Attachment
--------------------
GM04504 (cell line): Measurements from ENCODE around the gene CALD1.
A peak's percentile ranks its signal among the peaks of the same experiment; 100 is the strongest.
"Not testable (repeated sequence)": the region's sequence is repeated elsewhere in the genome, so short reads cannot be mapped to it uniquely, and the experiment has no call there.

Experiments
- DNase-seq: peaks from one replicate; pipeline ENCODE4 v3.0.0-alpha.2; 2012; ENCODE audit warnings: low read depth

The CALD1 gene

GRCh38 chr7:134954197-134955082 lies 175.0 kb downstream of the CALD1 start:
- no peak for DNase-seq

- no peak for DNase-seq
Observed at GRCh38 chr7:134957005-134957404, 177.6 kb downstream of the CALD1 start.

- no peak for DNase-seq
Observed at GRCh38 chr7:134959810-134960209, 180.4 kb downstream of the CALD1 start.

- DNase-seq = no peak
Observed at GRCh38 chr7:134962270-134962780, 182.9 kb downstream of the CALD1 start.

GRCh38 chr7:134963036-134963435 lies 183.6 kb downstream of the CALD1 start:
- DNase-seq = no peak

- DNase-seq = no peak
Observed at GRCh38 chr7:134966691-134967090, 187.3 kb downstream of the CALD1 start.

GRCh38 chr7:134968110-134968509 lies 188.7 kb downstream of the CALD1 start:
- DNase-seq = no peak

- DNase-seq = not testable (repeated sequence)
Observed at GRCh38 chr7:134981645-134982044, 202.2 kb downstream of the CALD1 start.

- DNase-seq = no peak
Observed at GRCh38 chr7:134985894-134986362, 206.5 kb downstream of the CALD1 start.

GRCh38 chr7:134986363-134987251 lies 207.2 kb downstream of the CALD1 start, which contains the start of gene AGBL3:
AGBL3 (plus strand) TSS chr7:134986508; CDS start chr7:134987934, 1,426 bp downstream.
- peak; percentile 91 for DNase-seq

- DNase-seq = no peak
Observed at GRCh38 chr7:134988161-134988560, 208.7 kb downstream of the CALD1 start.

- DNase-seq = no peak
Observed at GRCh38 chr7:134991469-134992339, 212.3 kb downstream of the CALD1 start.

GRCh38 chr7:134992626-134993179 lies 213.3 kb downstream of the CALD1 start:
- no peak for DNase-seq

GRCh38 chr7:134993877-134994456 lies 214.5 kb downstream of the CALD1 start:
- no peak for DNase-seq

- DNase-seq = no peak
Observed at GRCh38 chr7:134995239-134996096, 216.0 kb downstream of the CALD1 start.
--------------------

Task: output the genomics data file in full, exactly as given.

GM04504 (cell line): Measurements from ENCODE around the gene CALD1.
A peak's percentile ranks its signal among the peaks of the same experiment; 100 is the strongest.
"Not testable (repeated sequence)": the region's sequence is repeated elsewhere in the genome, so short reads cannot be mapped to it uniquely, and the experiment has no call there.

Experiments
- DNase-seq: peaks from one replicate; pipeline ENCODE4 v3.0.0-alpha.2; 2012; ENCODE audit warnings: low read depth

The CALD1 gene

GRCh38 chr7:134954197-134955082 lies 175.0 kb downstream of the CALD1 start:
- no peak for DNase-seq

- no peak for DNase-seq
Observed at GRCh38 chr7:134957005-134957404, 177.6 kb downstream of the CALD1 start.

- no peak for DNase-seq
Observed at GRCh38 chr7:134959810-134960209, 180.4 kb downstream of the CALD1 start.

- DNase-seq = no peak
Observed at GRCh38 chr7:134962270-134962780, 182.9 kb downstream of the CALD1 start.

GRCh38 chr7:134963036-134963435 lies 183.6 kb downstream of the CALD1 start:
- DNase-seq = no peak

- DNase-seq = no peak
Observed at GRCh38 chr7:134966691-134967090, 187.3 kb downstream of the CALD1 start.

GRCh38 chr7:134968110-134968509 lies 188.7 kb downstream of the CALD1 start:
- DNase-seq = no peak

- DNase-seq = not testable (repeated sequence)
Observed at GRCh38 chr7:134981645-134982044, 202.2 kb downstream of the CALD1 start.

- DNase-seq = no peak
Observed at GRCh38 chr7:134985894-134986362, 206.5 kb downstream of the CALD1 start.

GRCh38 chr7:134986363-134987251 lies 207.2 kb downstream of the CALD1 start, which contains the start of gene AGBL3:
AGBL3 (plus strand) TSS chr7:134986508; CDS start chr7:134987934, 1,426 bp downstream.
- peak; percentile 91 for DNase-seq

- DNase-seq = no peak
Observed at GRCh38 chr7:134988161-134988560, 208.7 kb downstream of the CALD1 start.

- DNase-seq = no peak
Observed at GRCh38 chr7:134991469-134992339, 212.3 kb downstream of the CALD1 start.

GRCh38 chr7:134992626-134993179 lies 213.3 kb downstream of the CALD1 start:
- no peak for DNase-seq

GRCh38 chr7:134993877-134994456 lies 214.5 kb downstream of the CALD1 start:
- no peak for DNase-seq

- DNase-seq = no peak
Observed at GRCh38 chr7:134995239-134996096, 216.0 kb downstream of the CALD1 start.